CORRECTION: A previous version of this story incorrectly spelled Werner Van Antwerpen's last name. This story was updated Thursday, April 4, 2019, at 7:43 p.m.
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Tennessee announced in March two more German businesses are opening factories in Southeast Tennessee, bringing to 125 the number of facilities in Tennessee making or selling products from a German-owned company.
The German "invasion" in Chattanooga began in 2008, ironically on the same site where the United States military originally assembled and built America's biggest TNT plant to fight Germany during World War II. Today, the former Volunteer Army Ammunition's Plant the Pentagon shut down after the Vietnam War has been converted to Enterprise South, where Volkswagen and its suppliers have created thousands of new jobs.
Up Interstate 75, less than 25 miles to the north, the biggest private investment ever in the region came shortly after VW came to town. German polysilicon chemical company Wacker Chemie built a $2.5 billion facility in Charleston, Tennessee.
German investments in Southeast Tennessee
› Volkswagen - Chattanooga
› Wacker - Charleston
› Schnellecke Logistics - Chattanooga
› Draexlmaier - Chattanooga
› Naprotec LLC - Chattanooga
› Hoenigsberg & Duevel Corp. - Chattanooga
› B+M Surface Systems - Chattanooga
› Brenntag Mid-South - Chattanooga
› Bayer - Cleveland
› ThyssenKrupp Automotive Systems - Chattanooga
› BASF expansion - Chattanooga
› Stulz Air Technology Systems - Dayton
› Hubner Manufacturing - Dunlap
› DHL Supply Chain - Charleston
› Impregion Tennessee - Cleveland
› Lubing Systems - Cleveland
› Siemens Energy - McDonald
› Abresist Kalenbron Technologies - Soddy Daisy
› Montara North America - Ooltewah
› Nabaltec AG - Chattanooga
› Paul Mueller Packaging Solutions - Chattanooga
› SIAG Aerisyn - Chattanooga
› T-Mobile - Chattanooga
› Viebahn North America - Ooltewah
› HP Pelzer - Athens
› Mann + Hummel USA - Dunlap
› Hubner Manufacturing - Dunlap
In Southeast Tennessee, a total of 27 German-owned companies have set up shop or expanded operations over the past decade. Chattanooga Mayor Andy Berke said the German investment has been welcomed and embraced by the community.
"There are a lot concerns I hear from international businesses about comments from the president or trade issues, but we want everyone to know that in Chattanooga we are a welcoming community and we want them to help us grow our economy," Berke says.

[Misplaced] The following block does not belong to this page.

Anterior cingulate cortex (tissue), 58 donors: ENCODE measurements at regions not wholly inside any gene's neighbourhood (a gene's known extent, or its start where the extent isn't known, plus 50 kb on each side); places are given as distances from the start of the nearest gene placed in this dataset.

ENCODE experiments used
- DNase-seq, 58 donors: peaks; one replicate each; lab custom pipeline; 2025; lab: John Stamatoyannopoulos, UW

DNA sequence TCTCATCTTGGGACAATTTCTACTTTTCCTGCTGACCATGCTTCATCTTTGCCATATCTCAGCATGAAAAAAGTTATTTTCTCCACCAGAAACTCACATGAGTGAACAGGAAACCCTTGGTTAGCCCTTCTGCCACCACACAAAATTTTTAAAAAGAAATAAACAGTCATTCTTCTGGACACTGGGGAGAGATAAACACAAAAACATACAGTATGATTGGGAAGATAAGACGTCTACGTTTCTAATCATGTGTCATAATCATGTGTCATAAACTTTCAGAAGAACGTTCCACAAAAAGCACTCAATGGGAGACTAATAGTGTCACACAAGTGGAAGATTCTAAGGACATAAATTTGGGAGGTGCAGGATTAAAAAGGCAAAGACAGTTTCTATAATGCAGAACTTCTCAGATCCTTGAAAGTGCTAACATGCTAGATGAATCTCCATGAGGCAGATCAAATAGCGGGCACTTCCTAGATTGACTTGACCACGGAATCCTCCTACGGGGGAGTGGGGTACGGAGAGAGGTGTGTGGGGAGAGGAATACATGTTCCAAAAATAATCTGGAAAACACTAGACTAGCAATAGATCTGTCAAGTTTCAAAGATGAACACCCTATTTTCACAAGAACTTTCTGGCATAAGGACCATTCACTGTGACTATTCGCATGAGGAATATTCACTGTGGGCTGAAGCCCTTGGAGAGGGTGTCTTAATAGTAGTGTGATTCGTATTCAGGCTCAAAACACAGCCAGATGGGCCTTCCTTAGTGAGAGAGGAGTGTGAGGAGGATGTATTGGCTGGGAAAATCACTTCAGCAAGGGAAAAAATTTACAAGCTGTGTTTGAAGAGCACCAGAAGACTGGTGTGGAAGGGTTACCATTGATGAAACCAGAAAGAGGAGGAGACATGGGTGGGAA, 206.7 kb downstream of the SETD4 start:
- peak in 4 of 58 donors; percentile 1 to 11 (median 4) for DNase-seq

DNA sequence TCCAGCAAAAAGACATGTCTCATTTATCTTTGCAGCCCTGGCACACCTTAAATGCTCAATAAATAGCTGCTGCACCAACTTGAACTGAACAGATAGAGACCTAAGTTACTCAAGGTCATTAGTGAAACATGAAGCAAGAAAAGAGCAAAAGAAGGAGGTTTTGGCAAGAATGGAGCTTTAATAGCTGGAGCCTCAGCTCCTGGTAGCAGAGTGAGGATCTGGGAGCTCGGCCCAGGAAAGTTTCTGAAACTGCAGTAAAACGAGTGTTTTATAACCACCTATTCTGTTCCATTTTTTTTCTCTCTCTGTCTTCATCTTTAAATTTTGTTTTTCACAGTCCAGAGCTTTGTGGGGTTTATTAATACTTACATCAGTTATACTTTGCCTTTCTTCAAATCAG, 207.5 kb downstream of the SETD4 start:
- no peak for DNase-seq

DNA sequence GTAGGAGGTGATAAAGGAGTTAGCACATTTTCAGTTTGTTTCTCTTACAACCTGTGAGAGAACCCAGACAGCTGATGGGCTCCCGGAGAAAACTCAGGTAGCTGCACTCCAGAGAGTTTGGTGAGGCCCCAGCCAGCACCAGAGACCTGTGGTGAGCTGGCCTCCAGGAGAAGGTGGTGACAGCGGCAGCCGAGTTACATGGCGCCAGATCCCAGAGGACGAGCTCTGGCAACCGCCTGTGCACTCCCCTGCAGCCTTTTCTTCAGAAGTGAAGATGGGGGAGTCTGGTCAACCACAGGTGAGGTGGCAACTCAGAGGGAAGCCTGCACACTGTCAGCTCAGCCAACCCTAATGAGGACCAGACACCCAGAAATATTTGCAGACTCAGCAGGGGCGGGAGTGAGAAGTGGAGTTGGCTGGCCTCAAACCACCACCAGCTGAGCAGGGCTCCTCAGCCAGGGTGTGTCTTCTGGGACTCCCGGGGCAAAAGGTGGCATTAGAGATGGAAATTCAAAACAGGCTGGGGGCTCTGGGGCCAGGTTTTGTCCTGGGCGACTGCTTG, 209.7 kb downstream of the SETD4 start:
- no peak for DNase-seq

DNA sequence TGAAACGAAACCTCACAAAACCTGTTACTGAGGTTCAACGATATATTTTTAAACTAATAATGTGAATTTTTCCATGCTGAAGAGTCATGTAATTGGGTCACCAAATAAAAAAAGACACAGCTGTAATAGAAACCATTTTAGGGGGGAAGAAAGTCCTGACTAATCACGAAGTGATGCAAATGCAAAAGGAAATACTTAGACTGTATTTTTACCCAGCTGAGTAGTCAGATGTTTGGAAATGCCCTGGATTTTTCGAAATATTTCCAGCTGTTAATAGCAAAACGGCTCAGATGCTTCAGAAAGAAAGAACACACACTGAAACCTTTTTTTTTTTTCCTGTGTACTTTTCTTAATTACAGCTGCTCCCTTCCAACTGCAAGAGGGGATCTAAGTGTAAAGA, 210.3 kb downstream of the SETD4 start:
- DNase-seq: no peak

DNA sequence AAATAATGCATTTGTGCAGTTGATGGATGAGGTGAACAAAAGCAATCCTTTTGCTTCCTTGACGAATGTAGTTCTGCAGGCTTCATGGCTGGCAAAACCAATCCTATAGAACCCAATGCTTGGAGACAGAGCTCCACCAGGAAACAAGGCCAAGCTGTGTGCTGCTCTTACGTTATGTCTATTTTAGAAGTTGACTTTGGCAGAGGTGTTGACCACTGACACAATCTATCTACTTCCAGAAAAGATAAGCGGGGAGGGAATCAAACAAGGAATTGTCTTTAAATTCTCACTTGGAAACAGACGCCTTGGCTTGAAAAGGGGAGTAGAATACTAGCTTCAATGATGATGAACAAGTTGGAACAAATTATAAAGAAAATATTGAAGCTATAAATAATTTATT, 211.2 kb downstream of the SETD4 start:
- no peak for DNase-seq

Over the past decade, the Chattanooga region has attracted more than $7 billion of foreign direct investment, including nearly $5 billion from German companies alone. Statewide, Tennessee has led the nation in foreign direct investment over the past decade and a majority of the biggest private investments in Chattanooga over the past decade have come from companies headquartered overseas.
"This is a fantastic addition to our economy from companies from 22 different countries — very impressive numbers," said Christy Gillenwater, president of the Chattanooga Area Chamber of Commerce.
Gillenwater said the Chamber's International Business Council "is a vehicle for being thoughtful and mindful around diversity and equity inclusion as it relates to people and companies from around the world."
"We want to create even more of a welcoming space for international companies," Gillenwater says. "As our new economic development program "Chattanooga Climbs" takes shape, you will see that we want to continue to cultivate relationships in various countries to continue to see our FDI (foreign direct investment) numbers increase."
Changing markets but sustained growth
The investments have been sustained — and even increased — by German companies despite changing markets that have raised new challenges for both exporting goods and hiring talent for the new ventures.
"When Volkswagen came to Chattanooga (in 2008) it was a different situation," says Nicole Koesling, the Chattanooga Volkswagen plant's senior vice president for human resources. "Unemployment was much higher than today and we had a lot of job applications so we had could pick the best people to work for us."
As unemployment in Chattanooga has fallen to around 3 percent, Koesling said the job market is much different and hiring has become more difficult.
"This is something that keeps me up at night," she says. "Finding the workforce we will need for the future is more difficult, not just finding the quantity of the people but getting and training the right people."